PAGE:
How to fix squeaky bike brakes

Written by matthew ferguson
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How to fix squeaky bike brakes
Squeaky brakes sometimes need cleaning and realignment. (radsport image by JanUFotO from

While more an annoyance than a hazard, squeaky bike brakes can be indicative of several problems. In general, the noise is caused by one or both brake pads failing to engage the rim (or braking surface) properly. This could be caused by something as simple as dirt and grime on the pads and rim, or more technically, by improper adjustment of the brake shoes. Giving the brakes a general tune-up will solve common problems such as these, and eliminate annoying squeaks.

Skill level:
Moderately Easy

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Things you need

  • Clean rag
  • Rubbing alcohol
  • Nail file
  • 5mm Allen key (as needed)

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  1. 1

    Release tension on the brake by opening the brake arm quick-release or (if lacking a quick-release) lifting the cable from the body of the brake. The quick-release will be a small lever located on the side of the brake. Other brakes, such as V-brakes (commonly found on mountain bikes), may not have a quick-release, in which case you may be able to squeeze the brake arms together and lift the cable from its anchor inside the brake. Releasing tension on the brake will make it easier to access the brake pads.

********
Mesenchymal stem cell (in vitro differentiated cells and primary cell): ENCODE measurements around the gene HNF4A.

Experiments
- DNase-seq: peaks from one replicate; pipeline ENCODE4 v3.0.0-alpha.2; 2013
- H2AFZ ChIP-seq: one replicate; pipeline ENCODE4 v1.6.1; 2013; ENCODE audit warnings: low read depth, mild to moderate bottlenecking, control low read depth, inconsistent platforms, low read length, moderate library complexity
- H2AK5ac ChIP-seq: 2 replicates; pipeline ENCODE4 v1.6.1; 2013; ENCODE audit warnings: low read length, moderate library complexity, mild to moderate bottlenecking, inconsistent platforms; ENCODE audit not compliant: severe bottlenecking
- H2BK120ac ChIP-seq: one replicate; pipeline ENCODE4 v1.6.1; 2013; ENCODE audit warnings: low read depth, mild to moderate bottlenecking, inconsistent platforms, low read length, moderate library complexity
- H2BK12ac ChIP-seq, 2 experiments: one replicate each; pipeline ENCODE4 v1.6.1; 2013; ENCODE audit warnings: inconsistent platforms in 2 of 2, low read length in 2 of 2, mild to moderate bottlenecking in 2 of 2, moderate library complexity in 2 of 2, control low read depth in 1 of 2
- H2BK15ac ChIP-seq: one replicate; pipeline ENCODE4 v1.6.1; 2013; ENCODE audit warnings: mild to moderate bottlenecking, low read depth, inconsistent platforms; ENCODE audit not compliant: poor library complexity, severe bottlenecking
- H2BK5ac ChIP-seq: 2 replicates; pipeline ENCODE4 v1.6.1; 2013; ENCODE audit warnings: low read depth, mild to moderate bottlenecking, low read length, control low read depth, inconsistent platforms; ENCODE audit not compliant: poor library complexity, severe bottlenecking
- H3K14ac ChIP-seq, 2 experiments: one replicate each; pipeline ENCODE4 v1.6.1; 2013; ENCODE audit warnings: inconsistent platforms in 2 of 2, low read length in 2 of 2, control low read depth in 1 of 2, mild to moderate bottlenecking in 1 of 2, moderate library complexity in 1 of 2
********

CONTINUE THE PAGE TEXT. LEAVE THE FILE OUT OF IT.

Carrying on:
2. 2

    Clean the surface of the brake pads using the tip of a rag moistened with rubbing alcohol. Do the same for each side of the rim, wiping off dirt and grime wherever you find it.

  3. 3

    Use a nail file to gently abrade the surface of each pad. The will cause the pads to grip the rim more effectively than if they were smooth.

  4. 4

    Restore tension on the brake by closing the quick-release lever or (depending on brake design) reattaching the cable to the brake.

  5. 5

    Squeeze the brake lever, and check how the pads strike the sides of the rim. If the pads strike the rim squarely, you're done. If one or both of the pads is striking above or below the centre of the rim, proceeded to the next step.

  6. 6

    Use a 5mm Allen key to loosen the bolt securing the brake shoe to the brake. By loosening this bolt, you can adjust the height of the brake shoe (and thus the brake pad, which is contained inside the shoe). Once the height of the pad is adjusted to strike the rim squarely during braking, re-tighten the securing bolt.

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